Global News and Information      USA in One      South Africa in One      New Zealand in One      UK in One      Canada in One      Ireland in One      Denmark in One      Germany in One      Finland in One      Sweden in One      Australia in One      Europe in One      Namibia in One      Africa in One

Stamford Voted Best Place to Live in 2021

John Betjeman called it ‘England’s most attractive town’ in 1936, and Stamford’s enduring appeal has continued since it became the UK’s first Conservation Area over half a century ago. The south Lincolnshire town is well-placed between London and York on the Great North Road (now better known as the A1), which made it an historically important location for the wool trade. Much of the town centre is built out of local limestone, lending a brightness to the buildings that lifts the town’s aesthetic, even in bleak mid-winter.

Stamford Voted ‘Best Place to Live’ in 2021

Well-preserved 18th and 19th century architecture, which has long inspired quotes such as Betjeman’s, means Stamford has one of the highest densities of listed buildings in the UK. The town’s latest accolade from The Sunday Times follows it winning in the same category in 2013, being runner up in 2017 and previous placements in the top ten. Historical interest and visual attractiveness aside, what is it in 2021 that puts Stamford at number one?

As a place to live, Stamford has a lot to offer homeowners. The pedestrianised High Street still supports many wonderful independent cafés alongside a couple of the familiar chains. You only need wander down to St Mary’s Street to find fantastic boutique clothing and interiors shops. The town centre’s market every Friday morning is perfect for picking up fresh produce, clothing and homewares.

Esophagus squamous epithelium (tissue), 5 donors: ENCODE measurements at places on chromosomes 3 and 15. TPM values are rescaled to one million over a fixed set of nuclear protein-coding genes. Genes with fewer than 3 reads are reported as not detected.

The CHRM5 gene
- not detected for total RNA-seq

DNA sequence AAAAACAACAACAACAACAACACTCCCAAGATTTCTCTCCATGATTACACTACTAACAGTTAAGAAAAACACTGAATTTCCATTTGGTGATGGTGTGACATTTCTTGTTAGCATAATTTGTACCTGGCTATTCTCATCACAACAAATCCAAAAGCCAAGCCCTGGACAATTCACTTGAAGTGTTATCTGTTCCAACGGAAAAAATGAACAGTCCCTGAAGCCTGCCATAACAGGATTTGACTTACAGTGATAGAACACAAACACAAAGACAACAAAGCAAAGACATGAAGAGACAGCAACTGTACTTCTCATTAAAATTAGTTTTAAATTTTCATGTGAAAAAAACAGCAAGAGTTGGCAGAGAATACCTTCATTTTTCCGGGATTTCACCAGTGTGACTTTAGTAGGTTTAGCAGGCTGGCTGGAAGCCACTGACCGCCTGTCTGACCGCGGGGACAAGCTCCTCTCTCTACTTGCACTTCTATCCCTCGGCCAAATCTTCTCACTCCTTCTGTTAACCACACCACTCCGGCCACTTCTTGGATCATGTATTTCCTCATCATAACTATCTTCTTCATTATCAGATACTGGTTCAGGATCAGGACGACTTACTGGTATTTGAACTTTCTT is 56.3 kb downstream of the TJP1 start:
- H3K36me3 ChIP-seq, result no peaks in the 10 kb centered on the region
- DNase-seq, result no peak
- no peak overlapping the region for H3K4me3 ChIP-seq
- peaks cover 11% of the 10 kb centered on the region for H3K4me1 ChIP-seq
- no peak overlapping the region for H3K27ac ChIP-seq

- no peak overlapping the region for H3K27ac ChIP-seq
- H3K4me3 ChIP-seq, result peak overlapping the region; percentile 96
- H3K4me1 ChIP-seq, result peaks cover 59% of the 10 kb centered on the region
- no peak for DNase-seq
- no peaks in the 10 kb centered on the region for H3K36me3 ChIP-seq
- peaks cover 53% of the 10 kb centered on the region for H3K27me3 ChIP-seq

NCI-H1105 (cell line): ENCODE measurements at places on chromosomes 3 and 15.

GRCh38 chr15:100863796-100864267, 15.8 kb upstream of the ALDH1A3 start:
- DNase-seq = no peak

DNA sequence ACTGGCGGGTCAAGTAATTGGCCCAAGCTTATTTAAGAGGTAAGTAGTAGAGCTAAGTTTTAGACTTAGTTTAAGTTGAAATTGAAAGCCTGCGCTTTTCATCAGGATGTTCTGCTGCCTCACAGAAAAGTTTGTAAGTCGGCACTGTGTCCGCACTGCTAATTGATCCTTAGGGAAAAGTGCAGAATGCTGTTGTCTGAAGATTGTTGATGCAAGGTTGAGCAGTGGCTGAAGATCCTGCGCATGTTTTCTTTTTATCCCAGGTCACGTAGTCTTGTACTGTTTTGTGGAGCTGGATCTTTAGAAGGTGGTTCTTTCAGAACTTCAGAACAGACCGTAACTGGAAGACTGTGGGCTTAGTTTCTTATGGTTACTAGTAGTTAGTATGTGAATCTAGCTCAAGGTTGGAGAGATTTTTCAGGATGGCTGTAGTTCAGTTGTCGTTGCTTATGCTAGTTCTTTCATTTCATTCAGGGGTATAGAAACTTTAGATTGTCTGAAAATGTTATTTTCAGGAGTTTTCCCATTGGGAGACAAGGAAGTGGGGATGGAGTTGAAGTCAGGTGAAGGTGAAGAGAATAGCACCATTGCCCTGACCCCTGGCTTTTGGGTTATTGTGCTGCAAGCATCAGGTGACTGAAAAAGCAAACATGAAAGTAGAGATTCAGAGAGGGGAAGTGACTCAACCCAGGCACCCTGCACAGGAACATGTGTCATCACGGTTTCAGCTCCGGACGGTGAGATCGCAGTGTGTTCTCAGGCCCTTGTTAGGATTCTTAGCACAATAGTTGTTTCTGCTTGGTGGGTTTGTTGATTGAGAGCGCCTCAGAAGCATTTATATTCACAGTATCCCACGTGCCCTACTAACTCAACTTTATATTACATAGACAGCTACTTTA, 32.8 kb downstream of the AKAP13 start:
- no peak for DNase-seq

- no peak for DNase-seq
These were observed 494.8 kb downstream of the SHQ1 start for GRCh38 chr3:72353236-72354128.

Although the traditional British pub scene has taken a hit in Stamford as elsewhere in the UK over the last couple of decades, exciting new hospitality ventures have sprung up just as quickly. Modern Asian-fusion restaurant, Hoppi Dorri, cosy cocktail bar The Copper Room and fine dining restaurant The Slanted Door have added to Stamford’s diverse night-time economy. Locally-owned enterprise Cakes + Co has built up a great reputation for top-notch coffee and delicious homemade treats, while Strays café on the High Street holds regular jazz evenings.

Another plus for the town is the accessibility of greenery. Stamford meadows, flanked by the River Welland, provides fantastic views of the town centre. A short walk away is Burghley House, a stunning 16th century mansion built by William Cecil and well-known for its annual horse trials every September. The House’s gardens were later designed by Capability Brown and are a big draw for walkers, picnickers and joggers. The pretty villages of Easton on the Hill and Wothorpe are a couple of miles’ walk from Stamford, with the ruins of the Jacobean Wothorpe Tower an interesting local landmark.

Being a small town, Stamford has certainly maintained a strong community feel and locals take care to protect and nurture their town. The Stamford In Bloom initiative is behind the beautiful floral displays to be found in public spaces across the town. Pride of Stamford litter pickers are constantly working to keep the streets and the meadows as pristine as they ought to be. This is a town where the residents are invested in preserving and protecting the place they live.

With Peterborough’s east coast mainline a 15-minute train journey from Stamford station, you can be in London in a little over an hour. The town’s own railway line runs west to Birmingham (from 1 hour 50 minutes) or southeast to Cambridge (from 52 minutes). Trains towards Cambridge terminate at Stansted Airport in under two hours, making Stamford surprisingly well-connected for international travel.

They say you should love where you live, and those lucky enough to own a property in Stamford certainly do.